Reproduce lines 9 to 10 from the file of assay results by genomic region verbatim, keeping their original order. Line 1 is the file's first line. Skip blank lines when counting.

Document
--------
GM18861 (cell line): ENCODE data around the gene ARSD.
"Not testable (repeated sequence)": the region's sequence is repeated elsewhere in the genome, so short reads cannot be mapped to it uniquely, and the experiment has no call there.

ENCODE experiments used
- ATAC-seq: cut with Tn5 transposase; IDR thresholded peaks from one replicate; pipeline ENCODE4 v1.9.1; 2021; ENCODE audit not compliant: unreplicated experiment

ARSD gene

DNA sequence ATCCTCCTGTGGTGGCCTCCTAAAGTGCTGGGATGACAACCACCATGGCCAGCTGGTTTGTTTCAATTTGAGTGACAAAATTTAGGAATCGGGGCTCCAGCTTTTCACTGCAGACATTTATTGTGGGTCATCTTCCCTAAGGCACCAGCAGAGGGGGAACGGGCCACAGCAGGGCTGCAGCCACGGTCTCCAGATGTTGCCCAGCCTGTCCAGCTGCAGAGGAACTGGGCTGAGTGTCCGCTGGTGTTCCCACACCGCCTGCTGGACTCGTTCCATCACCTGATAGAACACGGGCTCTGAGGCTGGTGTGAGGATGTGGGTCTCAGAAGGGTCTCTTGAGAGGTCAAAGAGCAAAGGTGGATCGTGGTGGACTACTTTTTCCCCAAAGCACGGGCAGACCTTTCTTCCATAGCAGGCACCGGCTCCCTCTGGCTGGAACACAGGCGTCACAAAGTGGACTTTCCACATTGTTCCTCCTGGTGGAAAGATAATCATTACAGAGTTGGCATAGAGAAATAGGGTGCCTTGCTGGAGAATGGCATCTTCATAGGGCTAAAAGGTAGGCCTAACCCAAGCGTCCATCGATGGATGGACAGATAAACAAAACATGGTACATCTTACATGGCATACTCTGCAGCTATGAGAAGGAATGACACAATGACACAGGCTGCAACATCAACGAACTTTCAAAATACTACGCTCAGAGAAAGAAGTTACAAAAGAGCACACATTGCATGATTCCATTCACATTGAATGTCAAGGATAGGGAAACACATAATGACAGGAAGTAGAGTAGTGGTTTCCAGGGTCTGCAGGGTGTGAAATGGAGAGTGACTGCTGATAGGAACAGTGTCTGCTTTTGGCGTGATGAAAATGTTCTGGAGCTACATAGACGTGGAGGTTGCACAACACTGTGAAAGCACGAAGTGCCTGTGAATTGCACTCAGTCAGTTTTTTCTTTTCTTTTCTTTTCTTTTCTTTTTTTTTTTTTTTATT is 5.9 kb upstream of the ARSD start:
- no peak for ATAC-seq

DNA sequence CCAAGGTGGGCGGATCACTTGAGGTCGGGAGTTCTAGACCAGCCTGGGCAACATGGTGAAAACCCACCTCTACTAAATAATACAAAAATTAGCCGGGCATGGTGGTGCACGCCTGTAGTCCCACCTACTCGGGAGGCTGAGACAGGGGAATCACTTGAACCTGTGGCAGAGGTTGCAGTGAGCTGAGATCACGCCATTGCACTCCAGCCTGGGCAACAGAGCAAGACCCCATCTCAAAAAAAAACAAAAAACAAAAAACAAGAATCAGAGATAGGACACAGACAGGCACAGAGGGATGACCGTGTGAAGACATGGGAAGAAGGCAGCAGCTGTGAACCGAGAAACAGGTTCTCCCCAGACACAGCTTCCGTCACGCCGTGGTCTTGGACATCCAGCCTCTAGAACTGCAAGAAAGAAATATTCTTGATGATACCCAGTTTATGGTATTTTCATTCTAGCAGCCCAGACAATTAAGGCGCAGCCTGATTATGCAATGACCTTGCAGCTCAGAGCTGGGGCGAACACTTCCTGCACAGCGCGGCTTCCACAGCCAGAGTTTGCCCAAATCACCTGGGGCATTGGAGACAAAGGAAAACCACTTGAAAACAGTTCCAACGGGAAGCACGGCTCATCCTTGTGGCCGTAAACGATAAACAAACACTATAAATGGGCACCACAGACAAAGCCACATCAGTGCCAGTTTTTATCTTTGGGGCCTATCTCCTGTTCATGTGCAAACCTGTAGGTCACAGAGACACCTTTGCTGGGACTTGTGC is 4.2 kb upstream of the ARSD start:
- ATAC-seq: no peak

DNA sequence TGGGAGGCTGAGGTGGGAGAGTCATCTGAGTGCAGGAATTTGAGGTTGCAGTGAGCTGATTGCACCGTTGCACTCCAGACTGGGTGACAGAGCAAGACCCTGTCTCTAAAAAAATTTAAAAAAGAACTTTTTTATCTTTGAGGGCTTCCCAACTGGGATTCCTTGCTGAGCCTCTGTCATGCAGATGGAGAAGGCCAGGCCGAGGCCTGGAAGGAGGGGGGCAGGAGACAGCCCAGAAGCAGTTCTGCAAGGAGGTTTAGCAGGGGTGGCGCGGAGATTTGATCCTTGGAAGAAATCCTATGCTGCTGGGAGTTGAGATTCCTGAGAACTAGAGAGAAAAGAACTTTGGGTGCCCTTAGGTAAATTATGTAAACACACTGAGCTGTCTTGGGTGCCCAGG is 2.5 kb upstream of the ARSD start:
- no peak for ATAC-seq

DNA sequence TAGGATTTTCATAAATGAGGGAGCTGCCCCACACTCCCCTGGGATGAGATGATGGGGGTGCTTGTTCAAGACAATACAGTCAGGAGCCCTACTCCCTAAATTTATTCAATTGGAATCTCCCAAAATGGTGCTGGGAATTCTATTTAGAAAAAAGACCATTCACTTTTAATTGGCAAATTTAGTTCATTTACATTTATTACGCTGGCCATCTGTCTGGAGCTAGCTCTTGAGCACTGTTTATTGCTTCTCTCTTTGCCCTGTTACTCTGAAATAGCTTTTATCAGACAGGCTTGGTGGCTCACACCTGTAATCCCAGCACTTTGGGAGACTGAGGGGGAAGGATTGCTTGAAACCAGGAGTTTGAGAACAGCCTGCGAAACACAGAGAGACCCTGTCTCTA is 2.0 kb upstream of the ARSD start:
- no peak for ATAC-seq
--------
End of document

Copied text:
- ATAC-seq: no peak

DNA sequence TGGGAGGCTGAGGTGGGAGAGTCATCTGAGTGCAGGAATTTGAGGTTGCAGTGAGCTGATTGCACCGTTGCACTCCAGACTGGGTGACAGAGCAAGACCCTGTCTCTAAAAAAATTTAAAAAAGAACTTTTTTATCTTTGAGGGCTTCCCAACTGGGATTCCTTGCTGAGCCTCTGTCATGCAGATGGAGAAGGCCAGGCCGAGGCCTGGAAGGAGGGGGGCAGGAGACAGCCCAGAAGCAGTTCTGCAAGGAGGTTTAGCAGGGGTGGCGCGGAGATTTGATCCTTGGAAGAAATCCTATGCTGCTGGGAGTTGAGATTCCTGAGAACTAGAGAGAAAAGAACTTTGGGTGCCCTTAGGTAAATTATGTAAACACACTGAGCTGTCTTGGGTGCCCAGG is 2.5 kb upstream of the ARSD start: